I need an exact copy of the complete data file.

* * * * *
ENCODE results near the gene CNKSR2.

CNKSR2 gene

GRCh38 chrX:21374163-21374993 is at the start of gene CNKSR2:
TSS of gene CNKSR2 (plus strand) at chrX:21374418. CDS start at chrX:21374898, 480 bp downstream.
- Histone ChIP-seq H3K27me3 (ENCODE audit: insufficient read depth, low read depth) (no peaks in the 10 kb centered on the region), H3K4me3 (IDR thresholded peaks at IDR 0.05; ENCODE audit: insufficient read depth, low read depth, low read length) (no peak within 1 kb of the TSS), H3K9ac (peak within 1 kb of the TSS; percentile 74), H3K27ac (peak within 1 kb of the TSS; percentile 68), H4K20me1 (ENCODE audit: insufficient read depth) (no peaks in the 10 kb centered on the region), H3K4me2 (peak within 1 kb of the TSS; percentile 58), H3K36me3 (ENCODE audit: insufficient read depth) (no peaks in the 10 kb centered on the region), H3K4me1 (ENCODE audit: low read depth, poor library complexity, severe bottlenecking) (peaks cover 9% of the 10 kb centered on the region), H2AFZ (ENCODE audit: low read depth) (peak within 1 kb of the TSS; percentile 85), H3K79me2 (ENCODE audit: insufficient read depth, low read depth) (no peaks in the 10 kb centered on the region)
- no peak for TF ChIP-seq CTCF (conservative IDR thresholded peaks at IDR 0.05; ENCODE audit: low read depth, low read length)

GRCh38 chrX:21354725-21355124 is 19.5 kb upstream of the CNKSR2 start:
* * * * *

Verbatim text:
ENCODE results near the gene CNKSR2.

CNKSR2 gene

GRCh38 chrX:21374163-21374993 is at the start of gene CNKSR2:
TSS of gene CNKSR2 (plus strand) at chrX:21374418. CDS start at chrX:21374898, 480 bp downstream.
- Histone ChIP-seq H3K27me3 (ENCODE audit: insufficient read depth, low read depth) (no peaks in the 10 kb centered on the region), H3K4me3 (IDR thresholded peaks at IDR 0.05; ENCODE audit: insufficient read depth, low read depth, low read length) (no peak within 1 kb of the TSS), H3K9ac (peak within 1 kb of the TSS; percentile 74), H3K27ac (peak within 1 kb of the TSS; percentile 68), H4K20me1 (ENCODE audit: insufficient read depth) (no peaks in the 10 kb centered on the region), H3K4me2 (peak within 1 kb of the TSS; percentile 58), H3K36me3 (ENCODE audit: insufficient read depth) (no peaks in the 10 kb centered on the region), H3K4me1 (ENCODE audit: low read depth, poor library complexity, severe bottlenecking) (peaks cover 9% of the 10 kb centered on the region), H2AFZ (ENCODE audit: low read depth) (peak within 1 kb of the TSS; percentile 85), H3K79me2 (ENCODE audit: insufficient read depth, low read depth) (no peaks in the 10 kb centered on the region)
- no peak for TF ChIP-seq CTCF (conservative IDR thresholded peaks at IDR 0.05; ENCODE audit: low read depth, low read length)

GRCh38 chrX:21354725-21355124 is 19.5 kb upstream of the CNKSR2 start: